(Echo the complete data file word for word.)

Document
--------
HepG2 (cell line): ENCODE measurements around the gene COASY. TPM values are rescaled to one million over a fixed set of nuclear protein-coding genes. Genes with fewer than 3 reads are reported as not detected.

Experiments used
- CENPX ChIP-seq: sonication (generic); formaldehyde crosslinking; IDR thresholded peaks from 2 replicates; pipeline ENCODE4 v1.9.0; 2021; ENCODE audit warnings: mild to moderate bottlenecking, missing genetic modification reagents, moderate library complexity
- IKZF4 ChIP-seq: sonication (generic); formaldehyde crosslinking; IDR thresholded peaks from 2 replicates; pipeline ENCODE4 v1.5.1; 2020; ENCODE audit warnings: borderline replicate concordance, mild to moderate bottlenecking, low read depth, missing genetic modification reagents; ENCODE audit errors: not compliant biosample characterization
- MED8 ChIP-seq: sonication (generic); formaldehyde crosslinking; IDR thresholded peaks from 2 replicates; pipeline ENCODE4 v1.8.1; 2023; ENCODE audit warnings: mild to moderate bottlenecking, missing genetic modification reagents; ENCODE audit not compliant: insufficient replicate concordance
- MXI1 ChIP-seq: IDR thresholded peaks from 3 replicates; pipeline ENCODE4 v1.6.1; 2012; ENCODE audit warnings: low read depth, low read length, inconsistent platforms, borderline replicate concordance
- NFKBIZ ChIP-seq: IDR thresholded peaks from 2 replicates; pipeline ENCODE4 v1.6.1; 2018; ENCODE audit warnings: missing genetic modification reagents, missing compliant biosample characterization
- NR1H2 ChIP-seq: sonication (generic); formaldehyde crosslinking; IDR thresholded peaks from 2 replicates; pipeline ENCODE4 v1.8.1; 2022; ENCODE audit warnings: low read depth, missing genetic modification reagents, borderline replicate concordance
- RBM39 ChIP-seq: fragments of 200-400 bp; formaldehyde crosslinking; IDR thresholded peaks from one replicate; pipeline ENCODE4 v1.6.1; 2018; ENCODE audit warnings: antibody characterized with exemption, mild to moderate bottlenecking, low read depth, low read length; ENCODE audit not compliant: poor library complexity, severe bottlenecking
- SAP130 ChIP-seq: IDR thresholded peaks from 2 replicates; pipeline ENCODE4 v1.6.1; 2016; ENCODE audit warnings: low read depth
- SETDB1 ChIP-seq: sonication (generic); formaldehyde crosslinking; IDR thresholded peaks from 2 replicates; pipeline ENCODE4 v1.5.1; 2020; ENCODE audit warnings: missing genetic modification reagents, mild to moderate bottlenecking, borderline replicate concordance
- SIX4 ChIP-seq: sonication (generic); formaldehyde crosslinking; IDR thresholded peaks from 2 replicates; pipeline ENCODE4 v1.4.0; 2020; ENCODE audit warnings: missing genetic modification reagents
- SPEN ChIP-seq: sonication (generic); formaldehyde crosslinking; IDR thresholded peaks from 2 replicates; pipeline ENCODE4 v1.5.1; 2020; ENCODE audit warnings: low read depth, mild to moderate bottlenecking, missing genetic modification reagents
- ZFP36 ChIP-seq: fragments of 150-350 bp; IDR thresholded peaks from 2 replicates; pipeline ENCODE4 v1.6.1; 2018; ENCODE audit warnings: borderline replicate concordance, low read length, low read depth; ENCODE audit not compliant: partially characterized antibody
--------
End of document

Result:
HepG2 (cell line): ENCODE measurements around the gene COASY. TPM values are rescaled to one million over a fixed set of nuclear protein-coding genes. Genes with fewer than 3 reads are reported as not detected.

Experiments used
- CENPX ChIP-seq: sonication (generic); formaldehyde crosslinking; IDR thresholded peaks from 2 replicates; pipeline ENCODE4 v1.9.0; 2021; ENCODE audit warnings: mild to moderate bottlenecking, missing genetic modification reagents, moderate library complexity
- IKZF4 ChIP-seq: sonication (generic); formaldehyde crosslinking; IDR thresholded peaks from 2 replicates; pipeline ENCODE4 v1.5.1; 2020; ENCODE audit warnings: borderline replicate concordance, mild to moderate bottlenecking, low read depth, missing genetic modification reagents; ENCODE audit errors: not compliant biosample characterization
- MED8 ChIP-seq: sonication (generic); formaldehyde crosslinking; IDR thresholded peaks from 2 replicates; pipeline ENCODE4 v1.8.1; 2023; ENCODE audit warnings: mild to moderate bottlenecking, missing genetic modification reagents; ENCODE audit not compliant: insufficient replicate concordance
- MXI1 ChIP-seq: IDR thresholded peaks from 3 replicates; pipeline ENCODE4 v1.6.1; 2012; ENCODE audit warnings: low read depth, low read length, inconsistent platforms, borderline replicate concordance
- NFKBIZ ChIP-seq: IDR thresholded peaks from 2 replicates; pipeline ENCODE4 v1.6.1; 2018; ENCODE audit warnings: missing genetic modification reagents, missing compliant biosample characterization
- NR1H2 ChIP-seq: sonication (generic); formaldehyde crosslinking; IDR thresholded peaks from 2 replicates; pipeline ENCODE4 v1.8.1; 2022; ENCODE audit warnings: low read depth, missing genetic modification reagents, borderline replicate concordance
- RBM39 ChIP-seq: fragments of 200-400 bp; formaldehyde crosslinking; IDR thresholded peaks from one replicate; pipeline ENCODE4 v1.6.1; 2018; ENCODE audit warnings: antibody characterized with exemption, mild to moderate bottlenecking, low read depth, low read length; ENCODE audit not compliant: poor library complexity, severe bottlenecking
- SAP130 ChIP-seq: IDR thresholded peaks from 2 replicates; pipeline ENCODE4 v1.6.1; 2016; ENCODE audit warnings: low read depth
- SETDB1 ChIP-seq: sonication (generic); formaldehyde crosslinking; IDR thresholded peaks from 2 replicates; pipeline ENCODE4 v1.5.1; 2020; ENCODE audit warnings: missing genetic modification reagents, mild to moderate bottlenecking, borderline replicate concordance
- SIX4 ChIP-seq: sonication (generic); formaldehyde crosslinking; IDR thresholded peaks from 2 replicates; pipeline ENCODE4 v1.4.0; 2020; ENCODE audit warnings: missing genetic modification reagents
- SPEN ChIP-seq: sonication (generic); formaldehyde crosslinking; IDR thresholded peaks from 2 replicates; pipeline ENCODE4 v1.5.1; 2020; ENCODE audit warnings: low read depth, mild to moderate bottlenecking, missing genetic modification reagents
- ZFP36 ChIP-seq: fragments of 150-350 bp; IDR thresholded peaks from 2 replicates; pipeline ENCODE4 v1.6.1; 2018; ENCODE audit warnings: borderline replicate concordance, low read length, low read depth; ENCODE audit not compliant: partially characterized antibody